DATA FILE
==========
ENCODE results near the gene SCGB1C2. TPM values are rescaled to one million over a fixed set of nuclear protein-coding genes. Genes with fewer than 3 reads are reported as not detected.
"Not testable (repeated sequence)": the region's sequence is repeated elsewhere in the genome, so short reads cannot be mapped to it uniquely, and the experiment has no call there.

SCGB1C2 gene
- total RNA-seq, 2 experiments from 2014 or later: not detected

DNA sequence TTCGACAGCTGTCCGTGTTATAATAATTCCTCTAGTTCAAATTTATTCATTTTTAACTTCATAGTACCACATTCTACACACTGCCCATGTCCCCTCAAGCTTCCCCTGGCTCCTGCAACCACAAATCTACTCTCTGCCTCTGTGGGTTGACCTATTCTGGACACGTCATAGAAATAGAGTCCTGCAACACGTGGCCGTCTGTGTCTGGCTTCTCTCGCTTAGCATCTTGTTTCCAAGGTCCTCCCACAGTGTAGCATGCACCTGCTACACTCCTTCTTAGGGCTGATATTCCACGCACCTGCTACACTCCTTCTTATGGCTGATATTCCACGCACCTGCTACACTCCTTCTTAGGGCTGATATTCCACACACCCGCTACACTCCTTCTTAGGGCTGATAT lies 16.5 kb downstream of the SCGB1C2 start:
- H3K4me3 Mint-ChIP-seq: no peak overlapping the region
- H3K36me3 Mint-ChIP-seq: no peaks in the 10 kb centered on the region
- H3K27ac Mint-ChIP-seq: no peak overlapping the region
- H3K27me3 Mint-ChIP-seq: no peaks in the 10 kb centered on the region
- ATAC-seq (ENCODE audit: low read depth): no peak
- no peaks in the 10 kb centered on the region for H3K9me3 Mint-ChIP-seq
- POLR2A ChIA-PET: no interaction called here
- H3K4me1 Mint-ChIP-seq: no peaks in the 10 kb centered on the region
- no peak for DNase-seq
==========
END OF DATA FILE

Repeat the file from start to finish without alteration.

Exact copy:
ENCODE results near the gene SCGB1C2. TPM values are rescaled to one million over a fixed set of nuclear protein-coding genes. Genes with fewer than 3 reads are reported as not detected.
"Not testable (repeated sequence)": the region's sequence is repeated elsewhere in the genome, so short reads cannot be mapped to it uniquely, and the experiment has no call there.

SCGB1C2 gene
- total RNA-seq, 2 experiments from 2014 or later: not detected

DNA sequence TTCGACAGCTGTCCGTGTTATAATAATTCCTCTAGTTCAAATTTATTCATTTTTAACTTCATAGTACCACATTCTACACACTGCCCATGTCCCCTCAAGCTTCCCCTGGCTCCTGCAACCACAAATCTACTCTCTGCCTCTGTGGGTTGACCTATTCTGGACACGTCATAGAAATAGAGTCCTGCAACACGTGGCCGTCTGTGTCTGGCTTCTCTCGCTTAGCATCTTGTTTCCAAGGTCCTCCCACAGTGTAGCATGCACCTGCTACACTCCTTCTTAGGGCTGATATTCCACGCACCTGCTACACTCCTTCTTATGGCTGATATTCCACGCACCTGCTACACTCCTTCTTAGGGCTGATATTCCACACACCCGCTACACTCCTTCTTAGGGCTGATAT lies 16.5 kb downstream of the SCGB1C2 start:
- H3K4me3 Mint-ChIP-seq: no peak overlapping the region
- H3K36me3 Mint-ChIP-seq: no peaks in the 10 kb centered on the region
- H3K27ac Mint-ChIP-seq: no peak overlapping the region
- H3K27me3 Mint-ChIP-seq: no peaks in the 10 kb centered on the region
- ATAC-seq (ENCODE audit: low read depth): no peak
- no peaks in the 10 kb centered on the region for H3K9me3 Mint-ChIP-seq
- POLR2A ChIA-PET: no interaction called here
- H3K4me1 Mint-ChIP-seq: no peaks in the 10 kb centered on the region
- no peak for DNase-seq